There are ways to repair some of these delays with interventions. Providing opportunities for children to explore and question, taking them places that connect multiple senses, and engaging with more storytelling and less story receiving from a screen are all ways to enhance and/or restore speech and language development. Simply put, engage in more dialogue and less screen time.
IMPACT ON MOTOR DEVELOPMENT
Educators of young children have begun to see a generation of children who don’t know how to play, when, in reality, play is child’s “work”. Pediatricians and occupational therapists have noted a significant change in muscle tone and core strength, even in how children walk.
Without taking time to play on the playground – to climb, run, and swing – gross motor development is hindered or halted altogether. The loss in children’s muscle tone and strength also leads to a delay in fine motor skills development later and possibly overall physical unhealthiness.
Much like speech and language, the delays in motor development can be overcome with simple interventions. Children need every opportunity to test the boundaries of their little bodies. They need to climb, ride push and pedal toys, swing, slide, and run, run, run. Children need opportunities to throw, push, pull, and lift.
Even simple things like taking a walk – outside of a stroller – are essential for development. Making available varied types of surfaces children are asked to walk on helps with balance and the development of strong feet and legs. Same activities used to help a baby hold up his or her head and learn to roll over are still essential in the development of a preschool-aged child. Lying on their bellies to look at books is simple but has lasting physical benefits. Simply put, let’s get outdoors.
IMPACT ON COGNITIVE SKILLS
Although changes and delays in developmental milestones have a correlation to the growing use of technology and screen time, the necessary foundational cognitive skills required to build learning have been affected the most.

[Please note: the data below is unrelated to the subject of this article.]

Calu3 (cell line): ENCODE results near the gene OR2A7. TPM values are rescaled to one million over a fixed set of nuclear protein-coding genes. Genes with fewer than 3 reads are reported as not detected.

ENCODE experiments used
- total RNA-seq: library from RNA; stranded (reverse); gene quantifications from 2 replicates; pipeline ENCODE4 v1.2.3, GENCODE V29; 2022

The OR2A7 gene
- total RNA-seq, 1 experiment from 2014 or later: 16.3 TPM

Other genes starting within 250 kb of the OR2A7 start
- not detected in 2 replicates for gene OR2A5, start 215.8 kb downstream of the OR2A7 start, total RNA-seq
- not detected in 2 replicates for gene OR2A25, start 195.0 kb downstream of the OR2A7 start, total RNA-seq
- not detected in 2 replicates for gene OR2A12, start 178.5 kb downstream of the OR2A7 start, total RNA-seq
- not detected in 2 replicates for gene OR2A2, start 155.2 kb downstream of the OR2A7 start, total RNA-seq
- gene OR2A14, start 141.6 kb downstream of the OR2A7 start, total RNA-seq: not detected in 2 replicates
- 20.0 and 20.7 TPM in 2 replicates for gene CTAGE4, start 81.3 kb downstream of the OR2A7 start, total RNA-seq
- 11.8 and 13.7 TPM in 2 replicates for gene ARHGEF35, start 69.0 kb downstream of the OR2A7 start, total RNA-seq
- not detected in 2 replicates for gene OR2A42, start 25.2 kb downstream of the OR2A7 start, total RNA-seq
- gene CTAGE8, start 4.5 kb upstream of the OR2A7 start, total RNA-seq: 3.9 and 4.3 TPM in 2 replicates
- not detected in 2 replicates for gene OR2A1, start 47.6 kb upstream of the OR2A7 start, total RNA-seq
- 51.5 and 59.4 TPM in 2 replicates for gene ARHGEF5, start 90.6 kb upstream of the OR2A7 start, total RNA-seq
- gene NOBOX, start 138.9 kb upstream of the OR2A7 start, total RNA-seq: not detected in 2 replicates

Any type of technology-driven activity, even a “learning game”, is designed to keep a child engaged with the screen for longer and longer periods of time. Technology “thinks” for a child, not the other way around. The game decides what, when, and how the player is to think. Children born into a world where technology is the ruler lose the ability to think creatively. When children aren’t made to use their imaginations, they lose the practice of being bored. This means they do not or cannot think for themselves, which has long-term ramifications, including attention, memory, and eye muscle development.
Physicians have seen a significant rise in children with attention disorders. The correlation between the development of neurons in a child’s brain and technology’s ability to block those connections is significant. Some of those connections help with short- and long-term memory – skills needed for learning throughout life.
One of the most recently studied effects of the over-reliance on technology has been the decline of eye muscle development in children. Screen games are created such that the user’s eyes move quickly from place to place but are rarely made to stay focused in one place for long. Yet, God designed the human eyes to work together and focus. When this doesn’t happen early on for children, they lack the eye muscle development needed to do things like tracking when learning to read. Clinicians state this lack of eye development is leading to the misdiagnosis of attention disorders. Eyes that are tired cannot focus, and, therefore, children find themselves focusing elsewhere, becoming distracted and off task.
Following a simple “one to two” rule – every one minute of screen time is offset with a minimum of two minutes of a multi-sensory activity or experience – is an easy way to keep track of and reduce technology’s hold on the minds of young learners.
The reality of our modern world is that technology is not going anywhere. It has its place and purpose. Yet, parents and educators must be aware of the implications of its overuse so as to avoid letting technology take the place of other beneficial experiences.
Simply put, go back to the basics. Talk, run, explore, ask questions, and use all the body’s senses at once. Most importantly, children should be given every opportunity to do their job – play.
Penny Harrison is the head of preschool for Mount Paran Christian School, having previously served in the classroom for 14 years. She served in full-time ministry for 18 years, including as a children's pastor.